Published: January 19, 2015
Rumor on the street is there may be a Photoshop killer lurking around the corner. Where Photoshop is an all-encompassing design tool – including edit features for photos, user interface, postcards, t-shirts, animations, and more – the new kid on the block is taking more of a single purpose approach.
Launched in 2011, Sketch ‘is built for modern graphic designers, and it shows in every fiber of the app,’ giving designers the power, flexibility and speed needed in a lightweight and easy-to-use package.
Why all the hype? Sketch 3 is being hailed as a better design tool on the Mac than Photoshop. And at $50, it’s a lot cheaper too. So here’s the breakdown…
Drawbacks of Sketch
Since Sketch was designed to be a Mac Only program, it is obviously only available for download by Apple users. Compared to Photoshop, which is widely and well supported, this narrows the audience of potential users – eliminating any designers on a PC.
The main purpose of Sketch is hinged around designing a well-optimized user interface. As such, Sketch does not try to be everything to everyone, as Photoshop may. For example, Sketch is not a photo-editing app. It can handle photos allowing for basic editing like grayscale, masking, cropping – but it doesn’t have the full range of white balance, color toning, etc. that other tools offer.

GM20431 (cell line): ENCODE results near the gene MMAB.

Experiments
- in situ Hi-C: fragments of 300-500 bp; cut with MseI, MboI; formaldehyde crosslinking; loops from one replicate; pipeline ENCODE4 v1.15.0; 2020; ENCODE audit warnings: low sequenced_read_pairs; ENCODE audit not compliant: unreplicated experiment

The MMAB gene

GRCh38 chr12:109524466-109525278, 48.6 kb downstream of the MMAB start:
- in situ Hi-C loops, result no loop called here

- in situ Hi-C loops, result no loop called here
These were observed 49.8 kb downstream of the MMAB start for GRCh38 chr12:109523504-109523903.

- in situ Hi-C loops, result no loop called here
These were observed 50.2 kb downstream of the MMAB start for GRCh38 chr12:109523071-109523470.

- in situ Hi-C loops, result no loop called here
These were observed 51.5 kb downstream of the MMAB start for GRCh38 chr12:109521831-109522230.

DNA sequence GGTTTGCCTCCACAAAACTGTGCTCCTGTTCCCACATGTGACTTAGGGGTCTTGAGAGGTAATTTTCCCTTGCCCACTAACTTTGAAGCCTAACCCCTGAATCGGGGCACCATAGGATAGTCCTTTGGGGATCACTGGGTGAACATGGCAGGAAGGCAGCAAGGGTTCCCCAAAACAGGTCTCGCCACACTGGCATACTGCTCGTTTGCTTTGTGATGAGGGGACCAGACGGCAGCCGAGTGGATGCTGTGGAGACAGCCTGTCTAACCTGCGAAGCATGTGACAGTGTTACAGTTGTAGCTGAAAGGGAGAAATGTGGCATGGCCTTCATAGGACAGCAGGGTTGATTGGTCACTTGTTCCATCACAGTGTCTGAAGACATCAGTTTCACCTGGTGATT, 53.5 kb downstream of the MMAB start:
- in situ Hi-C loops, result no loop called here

Benefits of Sketch
On the opposite hand of its lacking in widespread functionality, Sketch brings value in its singular focused approach. Referenced often as single purpose apps, these types of programs focus on one thing and do it extremely well. We’ve seen this trend come to fruition over the last year with apps like Facebook Messenger, which pulled the direct messaging component out of the Facebook app into its own entity.
What we’re finding is that today with modern technology, and modern consumer preference, people who are using mobile phones, tablets and more to access the Internet at their primary viewing screen don’t want portals. They don’t want apps or circumstances that have all kinds of stuff baked into it, because they quickly become difficult to navigate. What we’re seeing, instead, is very specific uni-functional apps that do one thing, and do it well.
In the case of Sketch it is designed for a user interface designer with features like global updating of symbols, infinitely scalable vector images, and wire framing capabilities that incorporate the design services that UI/UX, interactive designers need most. The goal being to design with development in mind.
While its unclear how Sketch and other like-tools will impact Photoshop in the long run, it is perfectly clear that digital designers these days are open to trying new platforms if it means making their jobs a little easier.